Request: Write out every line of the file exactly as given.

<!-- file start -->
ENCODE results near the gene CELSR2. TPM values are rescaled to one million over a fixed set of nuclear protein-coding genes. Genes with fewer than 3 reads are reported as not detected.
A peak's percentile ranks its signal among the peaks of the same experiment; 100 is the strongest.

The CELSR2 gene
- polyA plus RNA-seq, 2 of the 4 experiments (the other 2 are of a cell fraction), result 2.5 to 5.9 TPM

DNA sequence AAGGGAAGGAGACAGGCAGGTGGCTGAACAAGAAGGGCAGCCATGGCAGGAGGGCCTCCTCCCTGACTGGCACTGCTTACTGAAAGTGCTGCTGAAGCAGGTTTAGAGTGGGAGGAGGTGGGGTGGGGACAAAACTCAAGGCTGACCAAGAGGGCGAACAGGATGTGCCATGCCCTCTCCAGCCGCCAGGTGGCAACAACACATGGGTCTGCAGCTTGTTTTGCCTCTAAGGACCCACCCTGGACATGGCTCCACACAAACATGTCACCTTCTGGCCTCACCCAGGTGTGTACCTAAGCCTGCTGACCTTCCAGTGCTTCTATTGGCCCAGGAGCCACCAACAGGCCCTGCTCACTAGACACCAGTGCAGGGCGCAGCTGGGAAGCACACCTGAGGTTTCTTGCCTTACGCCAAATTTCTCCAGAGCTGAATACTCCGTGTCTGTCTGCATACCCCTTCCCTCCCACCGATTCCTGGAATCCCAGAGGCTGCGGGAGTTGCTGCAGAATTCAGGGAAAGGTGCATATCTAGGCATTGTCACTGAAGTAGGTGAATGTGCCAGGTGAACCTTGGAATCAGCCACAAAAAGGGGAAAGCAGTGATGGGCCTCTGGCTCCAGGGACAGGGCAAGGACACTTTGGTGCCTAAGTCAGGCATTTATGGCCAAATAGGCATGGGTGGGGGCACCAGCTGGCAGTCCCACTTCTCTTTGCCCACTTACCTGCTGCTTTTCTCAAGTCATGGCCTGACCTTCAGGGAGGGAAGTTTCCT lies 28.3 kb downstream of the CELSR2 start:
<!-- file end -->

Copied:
ENCODE results near the gene CELSR2. TPM values are rescaled to one million over a fixed set of nuclear protein-coding genes. Genes with fewer than 3 reads are reported as not detected.
A peak's percentile ranks its signal among the peaks of the same experiment; 100 is the strongest.

The CELSR2 gene
- polyA plus RNA-seq, 2 of the 4 experiments (the other 2 are of a cell fraction), result 2.5 to 5.9 TPM

DNA sequence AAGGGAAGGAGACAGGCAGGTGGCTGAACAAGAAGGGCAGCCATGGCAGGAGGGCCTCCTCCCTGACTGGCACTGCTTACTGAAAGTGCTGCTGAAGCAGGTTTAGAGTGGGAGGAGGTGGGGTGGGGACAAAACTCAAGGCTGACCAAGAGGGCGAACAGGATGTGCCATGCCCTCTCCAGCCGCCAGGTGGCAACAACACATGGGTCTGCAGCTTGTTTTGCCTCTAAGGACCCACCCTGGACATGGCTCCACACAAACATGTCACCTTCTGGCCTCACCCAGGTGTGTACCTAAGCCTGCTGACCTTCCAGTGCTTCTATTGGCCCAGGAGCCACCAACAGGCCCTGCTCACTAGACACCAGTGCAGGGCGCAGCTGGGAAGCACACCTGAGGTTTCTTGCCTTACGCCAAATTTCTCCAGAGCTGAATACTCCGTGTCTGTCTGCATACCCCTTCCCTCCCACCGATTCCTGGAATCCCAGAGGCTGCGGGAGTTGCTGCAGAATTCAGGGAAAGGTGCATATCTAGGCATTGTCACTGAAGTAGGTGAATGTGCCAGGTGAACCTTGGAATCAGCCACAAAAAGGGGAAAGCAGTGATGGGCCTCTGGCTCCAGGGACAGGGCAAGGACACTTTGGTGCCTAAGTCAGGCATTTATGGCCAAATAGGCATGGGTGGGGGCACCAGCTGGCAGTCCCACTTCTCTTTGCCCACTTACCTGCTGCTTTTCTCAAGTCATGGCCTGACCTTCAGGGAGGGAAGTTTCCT lies 28.3 kb downstream of the CELSR2 start: